What other drugs will affect arsenic trioxide?

Other drugs that affect the way the heart beats may interact with arsenic trioxide and increase the risk of dangerous irregular heartbeats. Do not take any other prescription or over-the-counter medications, including herbal products, during treatment with arsenic trioxide without first talking to your doctor.

Where can I get more information?

  • Your healthcare provider may have additional information about arsenic trioxide that you may read.

What does my medication look like?

Arsenic trioxide is available with a prescription under the brand name Trisenox. Other brand or generic formulations may also be available. Ask your healthcare provider or pharmacist any questions you have about this medication, especially if it is new to you.

  • Remember, keep this and all other medicines out of the reach of children, never share your medicines with others, and use this medication only for the indication prescribed.
  • Every effort has been made to ensure that the information provided by Cerner Multum, Inc. ('Multum') is accurate, up-to-date, and complete, but no guarantee is made to that effect. Drug information contained herein may be time sensitive. Multum information has been compiled for use by healthcare practitioners and consumers in the United States and therefore Multum does not warrant that uses outside of the United States are appropriate, unless specifically indicated otherwise. Multum's drug information does not endorse drugs, diagnose patients or recommend therapy. Multum's drug information is an informational resource designed to assist licensed healthcare practitioners in caring for their patients and/or to serve consumers viewing this service as a supplement to, and not a substitute for, the expertise, skill, knowledge and judgment of healthcare practitioners. The absence of a warning for a given drug or drug combination in no way should be construed to indicate that the drug or drug combination is safe, effective or appropriate for any given patient. Multum does not assume any responsibility for any aspect of healthcare administered with the aid of information Multum provides. The information contained herein is not intended to cover all possible uses, directions, precautions, warnings, drug interactions, allergic reactions, or adverse effects. If you have questions about the drugs you are taking, check with your doctor, nurse or pharmacist.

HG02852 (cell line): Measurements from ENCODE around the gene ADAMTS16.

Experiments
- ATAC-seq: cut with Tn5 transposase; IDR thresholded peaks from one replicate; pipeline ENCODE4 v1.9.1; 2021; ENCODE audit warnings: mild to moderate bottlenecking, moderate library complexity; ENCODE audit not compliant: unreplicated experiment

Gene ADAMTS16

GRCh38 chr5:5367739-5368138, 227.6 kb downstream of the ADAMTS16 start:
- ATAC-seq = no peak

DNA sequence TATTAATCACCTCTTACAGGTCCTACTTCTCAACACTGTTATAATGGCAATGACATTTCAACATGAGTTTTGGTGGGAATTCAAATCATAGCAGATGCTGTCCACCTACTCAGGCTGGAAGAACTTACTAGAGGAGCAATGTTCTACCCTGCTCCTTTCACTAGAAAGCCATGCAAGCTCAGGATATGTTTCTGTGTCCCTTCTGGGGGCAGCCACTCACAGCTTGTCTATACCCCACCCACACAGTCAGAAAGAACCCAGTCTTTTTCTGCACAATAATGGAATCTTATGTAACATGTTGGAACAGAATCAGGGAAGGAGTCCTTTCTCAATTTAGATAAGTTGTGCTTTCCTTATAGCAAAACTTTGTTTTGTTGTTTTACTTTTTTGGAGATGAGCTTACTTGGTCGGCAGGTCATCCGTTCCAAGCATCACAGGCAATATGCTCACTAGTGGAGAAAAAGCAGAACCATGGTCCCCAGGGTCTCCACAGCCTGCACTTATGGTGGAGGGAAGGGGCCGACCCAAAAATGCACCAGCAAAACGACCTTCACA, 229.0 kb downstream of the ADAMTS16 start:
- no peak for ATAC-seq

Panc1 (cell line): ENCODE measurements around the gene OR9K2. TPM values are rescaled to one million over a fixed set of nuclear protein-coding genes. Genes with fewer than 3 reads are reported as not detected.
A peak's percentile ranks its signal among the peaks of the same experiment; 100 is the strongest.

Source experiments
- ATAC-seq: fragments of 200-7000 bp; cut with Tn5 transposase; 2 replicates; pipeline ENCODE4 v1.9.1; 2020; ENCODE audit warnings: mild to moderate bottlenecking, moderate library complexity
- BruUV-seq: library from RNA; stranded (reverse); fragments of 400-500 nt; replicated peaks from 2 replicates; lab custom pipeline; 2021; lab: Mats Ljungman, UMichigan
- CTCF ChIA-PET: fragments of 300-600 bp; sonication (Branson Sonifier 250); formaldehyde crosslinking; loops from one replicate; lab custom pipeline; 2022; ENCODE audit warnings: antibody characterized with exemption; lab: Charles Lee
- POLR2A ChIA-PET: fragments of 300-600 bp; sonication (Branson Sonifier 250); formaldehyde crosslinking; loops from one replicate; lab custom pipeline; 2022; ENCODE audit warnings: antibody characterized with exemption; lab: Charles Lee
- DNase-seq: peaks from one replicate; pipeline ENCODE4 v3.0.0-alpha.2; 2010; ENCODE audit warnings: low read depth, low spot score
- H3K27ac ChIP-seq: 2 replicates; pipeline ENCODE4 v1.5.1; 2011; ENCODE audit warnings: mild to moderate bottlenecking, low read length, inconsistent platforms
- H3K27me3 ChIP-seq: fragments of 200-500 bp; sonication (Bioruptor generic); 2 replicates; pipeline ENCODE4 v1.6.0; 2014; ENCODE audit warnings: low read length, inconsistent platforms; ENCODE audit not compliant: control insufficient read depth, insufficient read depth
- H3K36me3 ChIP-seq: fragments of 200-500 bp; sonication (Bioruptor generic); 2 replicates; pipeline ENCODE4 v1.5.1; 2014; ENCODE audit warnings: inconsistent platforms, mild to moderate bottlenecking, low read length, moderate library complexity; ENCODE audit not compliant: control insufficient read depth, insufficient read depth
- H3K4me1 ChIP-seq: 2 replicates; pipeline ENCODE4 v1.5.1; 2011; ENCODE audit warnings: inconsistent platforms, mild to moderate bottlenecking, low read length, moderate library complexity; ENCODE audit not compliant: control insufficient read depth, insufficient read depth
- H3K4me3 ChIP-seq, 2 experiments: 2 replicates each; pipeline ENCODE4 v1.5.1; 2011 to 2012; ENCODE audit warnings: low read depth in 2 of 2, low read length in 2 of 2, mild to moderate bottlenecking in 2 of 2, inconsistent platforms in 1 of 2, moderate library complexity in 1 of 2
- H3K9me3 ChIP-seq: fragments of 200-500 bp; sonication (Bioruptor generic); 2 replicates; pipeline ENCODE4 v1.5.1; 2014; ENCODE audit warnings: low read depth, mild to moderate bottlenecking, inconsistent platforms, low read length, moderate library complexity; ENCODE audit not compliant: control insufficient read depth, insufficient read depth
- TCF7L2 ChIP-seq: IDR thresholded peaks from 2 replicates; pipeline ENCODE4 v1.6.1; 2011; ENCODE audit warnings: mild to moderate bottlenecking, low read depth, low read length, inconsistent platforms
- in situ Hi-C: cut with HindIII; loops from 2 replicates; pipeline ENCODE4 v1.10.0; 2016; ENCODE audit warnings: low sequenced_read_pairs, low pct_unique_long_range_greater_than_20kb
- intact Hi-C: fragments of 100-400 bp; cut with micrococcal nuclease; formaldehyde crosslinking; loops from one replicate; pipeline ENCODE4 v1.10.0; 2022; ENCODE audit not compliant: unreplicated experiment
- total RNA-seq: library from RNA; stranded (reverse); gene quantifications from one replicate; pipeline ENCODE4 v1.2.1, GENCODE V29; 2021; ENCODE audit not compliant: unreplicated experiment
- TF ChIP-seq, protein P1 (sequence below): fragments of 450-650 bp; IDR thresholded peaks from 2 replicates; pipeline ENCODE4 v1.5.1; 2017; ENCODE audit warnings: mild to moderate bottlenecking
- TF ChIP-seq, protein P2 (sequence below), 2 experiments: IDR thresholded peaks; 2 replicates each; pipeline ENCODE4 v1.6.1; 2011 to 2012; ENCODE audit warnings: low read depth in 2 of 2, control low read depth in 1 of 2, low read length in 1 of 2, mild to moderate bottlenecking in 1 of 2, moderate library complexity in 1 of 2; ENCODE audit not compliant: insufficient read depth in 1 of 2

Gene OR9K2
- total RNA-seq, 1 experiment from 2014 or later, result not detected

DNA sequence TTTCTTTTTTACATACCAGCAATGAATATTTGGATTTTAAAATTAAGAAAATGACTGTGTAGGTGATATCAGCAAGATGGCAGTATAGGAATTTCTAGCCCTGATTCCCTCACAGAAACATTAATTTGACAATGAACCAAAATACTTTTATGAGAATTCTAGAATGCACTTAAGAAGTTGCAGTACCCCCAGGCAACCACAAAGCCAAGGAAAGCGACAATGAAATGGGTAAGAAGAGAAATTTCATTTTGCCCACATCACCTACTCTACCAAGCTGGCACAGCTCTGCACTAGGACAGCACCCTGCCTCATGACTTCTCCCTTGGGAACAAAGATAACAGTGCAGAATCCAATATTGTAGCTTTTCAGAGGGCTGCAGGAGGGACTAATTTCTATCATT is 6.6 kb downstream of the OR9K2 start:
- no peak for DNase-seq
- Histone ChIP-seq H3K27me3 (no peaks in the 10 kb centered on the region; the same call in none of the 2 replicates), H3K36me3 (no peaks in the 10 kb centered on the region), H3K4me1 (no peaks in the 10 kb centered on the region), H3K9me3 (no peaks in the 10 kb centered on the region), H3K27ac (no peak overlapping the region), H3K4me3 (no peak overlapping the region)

Copyright 1996-2006 Cerner Multum, Inc. Version: 2.04. Revision Date: 7/21/04 4:18:03 PM.